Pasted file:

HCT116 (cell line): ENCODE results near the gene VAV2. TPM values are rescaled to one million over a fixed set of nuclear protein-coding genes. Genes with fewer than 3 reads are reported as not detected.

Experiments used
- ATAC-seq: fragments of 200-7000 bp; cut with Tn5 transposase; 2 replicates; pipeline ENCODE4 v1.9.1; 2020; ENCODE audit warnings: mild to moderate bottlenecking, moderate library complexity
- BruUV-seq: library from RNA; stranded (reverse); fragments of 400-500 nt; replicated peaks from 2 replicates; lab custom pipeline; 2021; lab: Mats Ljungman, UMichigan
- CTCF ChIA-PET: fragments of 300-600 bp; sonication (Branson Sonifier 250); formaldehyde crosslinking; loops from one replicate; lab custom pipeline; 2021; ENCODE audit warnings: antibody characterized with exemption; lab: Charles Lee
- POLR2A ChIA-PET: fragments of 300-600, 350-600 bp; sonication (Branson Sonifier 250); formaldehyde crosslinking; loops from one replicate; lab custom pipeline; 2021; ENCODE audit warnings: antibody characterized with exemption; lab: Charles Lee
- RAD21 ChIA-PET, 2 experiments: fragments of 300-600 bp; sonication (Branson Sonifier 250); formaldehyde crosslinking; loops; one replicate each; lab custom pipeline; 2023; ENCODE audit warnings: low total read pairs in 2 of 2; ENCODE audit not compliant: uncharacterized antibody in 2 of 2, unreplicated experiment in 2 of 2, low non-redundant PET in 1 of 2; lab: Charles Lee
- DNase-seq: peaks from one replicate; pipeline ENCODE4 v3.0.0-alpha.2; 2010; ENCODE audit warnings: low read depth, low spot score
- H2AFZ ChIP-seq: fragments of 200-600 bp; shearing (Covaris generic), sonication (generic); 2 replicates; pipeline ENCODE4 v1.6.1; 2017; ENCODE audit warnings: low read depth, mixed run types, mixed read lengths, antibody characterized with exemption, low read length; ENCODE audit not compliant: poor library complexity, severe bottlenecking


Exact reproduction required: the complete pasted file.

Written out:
HCT116 (cell line): ENCODE results near the gene VAV2. TPM values are rescaled to one million over a fixed set of nuclear protein-coding genes. Genes with fewer than 3 reads are reported as not detected.

Experiments used
- ATAC-seq: fragments of 200-7000 bp; cut with Tn5 transposase; 2 replicates; pipeline ENCODE4 v1.9.1; 2020; ENCODE audit warnings: mild to moderate bottlenecking, moderate library complexity
- BruUV-seq: library from RNA; stranded (reverse); fragments of 400-500 nt; replicated peaks from 2 replicates; lab custom pipeline; 2021; lab: Mats Ljungman, UMichigan
- CTCF ChIA-PET: fragments of 300-600 bp; sonication (Branson Sonifier 250); formaldehyde crosslinking; loops from one replicate; lab custom pipeline; 2021; ENCODE audit warnings: antibody characterized with exemption; lab: Charles Lee
- POLR2A ChIA-PET: fragments of 300-600, 350-600 bp; sonication (Branson Sonifier 250); formaldehyde crosslinking; loops from one replicate; lab custom pipeline; 2021; ENCODE audit warnings: antibody characterized with exemption; lab: Charles Lee
- RAD21 ChIA-PET, 2 experiments: fragments of 300-600 bp; sonication (Branson Sonifier 250); formaldehyde crosslinking; loops; one replicate each; lab custom pipeline; 2023; ENCODE audit warnings: low total read pairs in 2 of 2; ENCODE audit not compliant: uncharacterized antibody in 2 of 2, unreplicated experiment in 2 of 2, low non-redundant PET in 1 of 2; lab: Charles Lee
- DNase-seq: peaks from one replicate; pipeline ENCODE4 v3.0.0-alpha.2; 2010; ENCODE audit warnings: low read depth, low spot score
- H2AFZ ChIP-seq: fragments of 200-600 bp; shearing (Covaris generic), sonication (generic); 2 replicates; pipeline ENCODE4 v1.6.1; 2017; ENCODE audit warnings: low read depth, mixed run types, mixed read lengths, antibody characterized with exemption, low read length; ENCODE audit not compliant: poor library complexity, severe bottlenecking